He was one of the most prominent and popular students at Harvard's campus, yet he couldn't get a job anywhere with his Harvard degree. His father had known all of these directors of the National Bank of Commerce and white liberal bigwigs in Massachusetts, and he couldn't get them to call him back. And so Trotter really began to reevaluate and look at what did it mean to be, quote-unquote, "a successful Black man" at a time when that success really bore little material rewards due to the racial structures that existed?
And so he founded the Guardian in 1981 and basically, until his death in 1934, poured his own money and his family's money into keeping the weekly alive. And that attracted a population of African American and African-descended people not just in Boston, but really across the country who were really looking for a newspaper, a weekly that spoke to their demands.
DAVIES: Right. When he started the paper, the Guardian, 1901, the Jim Crow era was really taking hold. And one of the things that motivated him was his frustration with Booker T. Washington, the leader of the Tuskegee Institute, who was perhaps the best nationally known African American leader, perhaps at least among whites. They had drastically different perspectives on the problems facing African Americans. Just tell us a bit about their backgrounds and how it shaped their perspectives.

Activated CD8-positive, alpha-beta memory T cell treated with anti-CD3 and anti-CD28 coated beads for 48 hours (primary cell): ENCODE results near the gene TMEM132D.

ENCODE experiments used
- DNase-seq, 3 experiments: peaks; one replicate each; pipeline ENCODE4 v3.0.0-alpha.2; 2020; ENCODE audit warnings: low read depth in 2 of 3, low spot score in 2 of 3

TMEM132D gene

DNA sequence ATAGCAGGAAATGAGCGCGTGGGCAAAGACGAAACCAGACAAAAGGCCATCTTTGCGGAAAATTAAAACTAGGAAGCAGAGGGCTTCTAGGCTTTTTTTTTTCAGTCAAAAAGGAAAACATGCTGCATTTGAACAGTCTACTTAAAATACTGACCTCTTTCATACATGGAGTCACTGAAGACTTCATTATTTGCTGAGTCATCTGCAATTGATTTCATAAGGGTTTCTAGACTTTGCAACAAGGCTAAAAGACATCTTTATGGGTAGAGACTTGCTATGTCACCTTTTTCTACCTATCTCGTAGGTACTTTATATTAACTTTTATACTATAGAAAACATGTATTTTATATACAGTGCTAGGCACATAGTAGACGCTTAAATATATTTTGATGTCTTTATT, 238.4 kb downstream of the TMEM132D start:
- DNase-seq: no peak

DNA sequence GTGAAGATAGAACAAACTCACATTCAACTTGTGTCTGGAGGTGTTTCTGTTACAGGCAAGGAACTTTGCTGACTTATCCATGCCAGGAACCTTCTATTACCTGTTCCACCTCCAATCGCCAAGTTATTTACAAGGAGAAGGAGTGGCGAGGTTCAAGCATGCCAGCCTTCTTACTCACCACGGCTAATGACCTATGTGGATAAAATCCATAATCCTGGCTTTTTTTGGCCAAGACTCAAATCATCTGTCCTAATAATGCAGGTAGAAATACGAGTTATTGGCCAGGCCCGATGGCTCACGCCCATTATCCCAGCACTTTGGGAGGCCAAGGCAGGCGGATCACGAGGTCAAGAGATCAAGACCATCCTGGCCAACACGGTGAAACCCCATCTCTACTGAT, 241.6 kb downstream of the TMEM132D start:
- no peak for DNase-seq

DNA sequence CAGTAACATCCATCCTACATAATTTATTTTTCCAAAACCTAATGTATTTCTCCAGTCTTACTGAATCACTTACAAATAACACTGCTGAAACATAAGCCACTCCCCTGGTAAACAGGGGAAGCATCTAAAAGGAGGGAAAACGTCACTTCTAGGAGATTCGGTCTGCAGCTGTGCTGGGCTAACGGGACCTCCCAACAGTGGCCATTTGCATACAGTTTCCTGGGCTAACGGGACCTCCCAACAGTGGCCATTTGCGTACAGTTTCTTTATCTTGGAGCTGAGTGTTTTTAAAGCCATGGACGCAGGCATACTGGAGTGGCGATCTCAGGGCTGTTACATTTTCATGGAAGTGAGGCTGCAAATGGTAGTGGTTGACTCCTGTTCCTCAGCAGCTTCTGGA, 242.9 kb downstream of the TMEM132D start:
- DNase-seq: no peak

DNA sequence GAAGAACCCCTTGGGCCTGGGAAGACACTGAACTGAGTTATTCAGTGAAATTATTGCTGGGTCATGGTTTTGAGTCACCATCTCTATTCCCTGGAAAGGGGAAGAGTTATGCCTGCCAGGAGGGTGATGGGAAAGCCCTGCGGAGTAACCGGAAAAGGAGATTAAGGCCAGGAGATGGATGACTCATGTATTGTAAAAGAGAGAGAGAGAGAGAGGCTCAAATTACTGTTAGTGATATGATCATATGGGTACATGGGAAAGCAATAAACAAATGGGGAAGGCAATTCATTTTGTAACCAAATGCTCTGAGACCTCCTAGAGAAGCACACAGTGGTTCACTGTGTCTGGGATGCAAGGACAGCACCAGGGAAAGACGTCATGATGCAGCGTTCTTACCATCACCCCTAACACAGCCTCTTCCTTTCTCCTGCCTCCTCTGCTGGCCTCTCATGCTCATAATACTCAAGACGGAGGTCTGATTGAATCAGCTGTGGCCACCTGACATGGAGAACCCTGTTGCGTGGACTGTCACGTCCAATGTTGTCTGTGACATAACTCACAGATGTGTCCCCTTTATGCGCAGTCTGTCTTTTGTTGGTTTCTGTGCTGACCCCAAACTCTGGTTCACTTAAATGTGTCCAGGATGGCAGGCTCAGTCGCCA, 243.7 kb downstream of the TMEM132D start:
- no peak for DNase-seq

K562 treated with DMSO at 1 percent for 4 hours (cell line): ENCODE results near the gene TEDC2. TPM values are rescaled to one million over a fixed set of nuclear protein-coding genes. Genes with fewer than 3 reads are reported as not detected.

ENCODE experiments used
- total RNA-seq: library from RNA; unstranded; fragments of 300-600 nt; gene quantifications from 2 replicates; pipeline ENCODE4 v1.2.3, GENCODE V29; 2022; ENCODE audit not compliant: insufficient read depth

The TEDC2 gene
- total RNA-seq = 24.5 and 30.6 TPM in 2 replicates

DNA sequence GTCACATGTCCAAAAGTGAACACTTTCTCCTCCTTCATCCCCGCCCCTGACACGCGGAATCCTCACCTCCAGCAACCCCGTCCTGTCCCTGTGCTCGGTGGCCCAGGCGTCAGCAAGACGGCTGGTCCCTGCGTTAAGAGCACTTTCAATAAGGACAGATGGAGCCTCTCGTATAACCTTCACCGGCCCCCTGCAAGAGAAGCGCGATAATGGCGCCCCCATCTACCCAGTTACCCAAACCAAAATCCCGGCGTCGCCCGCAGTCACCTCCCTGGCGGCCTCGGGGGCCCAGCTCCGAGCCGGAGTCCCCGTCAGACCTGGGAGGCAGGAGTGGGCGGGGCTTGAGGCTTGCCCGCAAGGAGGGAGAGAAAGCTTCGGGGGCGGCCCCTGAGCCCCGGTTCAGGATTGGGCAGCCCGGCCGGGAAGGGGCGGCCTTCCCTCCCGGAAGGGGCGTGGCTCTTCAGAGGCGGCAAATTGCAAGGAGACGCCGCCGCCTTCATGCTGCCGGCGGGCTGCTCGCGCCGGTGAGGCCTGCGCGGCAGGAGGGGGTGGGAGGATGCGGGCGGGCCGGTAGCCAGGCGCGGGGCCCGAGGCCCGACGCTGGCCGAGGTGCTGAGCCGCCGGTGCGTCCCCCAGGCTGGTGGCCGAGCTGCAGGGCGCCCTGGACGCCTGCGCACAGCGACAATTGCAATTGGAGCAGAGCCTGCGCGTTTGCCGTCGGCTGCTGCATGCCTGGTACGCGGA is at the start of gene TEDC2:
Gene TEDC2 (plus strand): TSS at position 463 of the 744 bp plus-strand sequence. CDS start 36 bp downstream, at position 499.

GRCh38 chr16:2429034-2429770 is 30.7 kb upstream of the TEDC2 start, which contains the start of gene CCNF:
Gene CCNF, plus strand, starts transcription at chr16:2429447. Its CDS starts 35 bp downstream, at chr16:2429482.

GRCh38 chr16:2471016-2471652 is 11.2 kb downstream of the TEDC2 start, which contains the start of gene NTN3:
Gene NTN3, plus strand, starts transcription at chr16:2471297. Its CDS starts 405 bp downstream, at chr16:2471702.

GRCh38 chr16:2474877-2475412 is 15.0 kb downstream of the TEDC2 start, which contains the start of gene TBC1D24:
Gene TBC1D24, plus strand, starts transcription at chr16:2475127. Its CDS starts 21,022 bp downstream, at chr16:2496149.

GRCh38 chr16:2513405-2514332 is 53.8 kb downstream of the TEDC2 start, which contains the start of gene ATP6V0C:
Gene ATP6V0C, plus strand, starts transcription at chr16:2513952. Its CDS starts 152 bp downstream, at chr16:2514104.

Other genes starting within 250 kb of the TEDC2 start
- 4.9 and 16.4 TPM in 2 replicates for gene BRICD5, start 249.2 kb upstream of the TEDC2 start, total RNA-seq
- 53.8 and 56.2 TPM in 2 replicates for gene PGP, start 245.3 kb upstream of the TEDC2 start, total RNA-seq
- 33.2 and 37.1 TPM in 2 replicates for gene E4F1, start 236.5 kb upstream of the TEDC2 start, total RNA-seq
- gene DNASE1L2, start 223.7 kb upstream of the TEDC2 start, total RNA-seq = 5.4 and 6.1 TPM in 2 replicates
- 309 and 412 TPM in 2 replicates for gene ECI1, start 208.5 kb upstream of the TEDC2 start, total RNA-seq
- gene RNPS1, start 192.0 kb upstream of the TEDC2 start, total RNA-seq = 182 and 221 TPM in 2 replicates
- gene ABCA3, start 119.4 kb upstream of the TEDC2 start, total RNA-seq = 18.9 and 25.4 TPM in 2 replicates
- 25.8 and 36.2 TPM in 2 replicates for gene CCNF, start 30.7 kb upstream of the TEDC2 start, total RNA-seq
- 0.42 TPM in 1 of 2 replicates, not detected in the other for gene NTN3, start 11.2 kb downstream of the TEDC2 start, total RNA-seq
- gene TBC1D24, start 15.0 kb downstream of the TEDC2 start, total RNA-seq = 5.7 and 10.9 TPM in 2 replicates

GREENIDGE: Yeah. So I always - my worry when I was writing the book with my editor was that, you know, Booker T. Washington, I didn't want him to come across in this narrative as a villain. I really wanted him to come across as somebody who had this counter-narrative of Blackness and Black American history and white racism than Trotter had and that most Black people experience. So Booker T. Washington was born enslaved in western Virginia. He grew up in a time right at the end of the Civil War, when there's sort of immense racial violence across western Virginia and Virginia.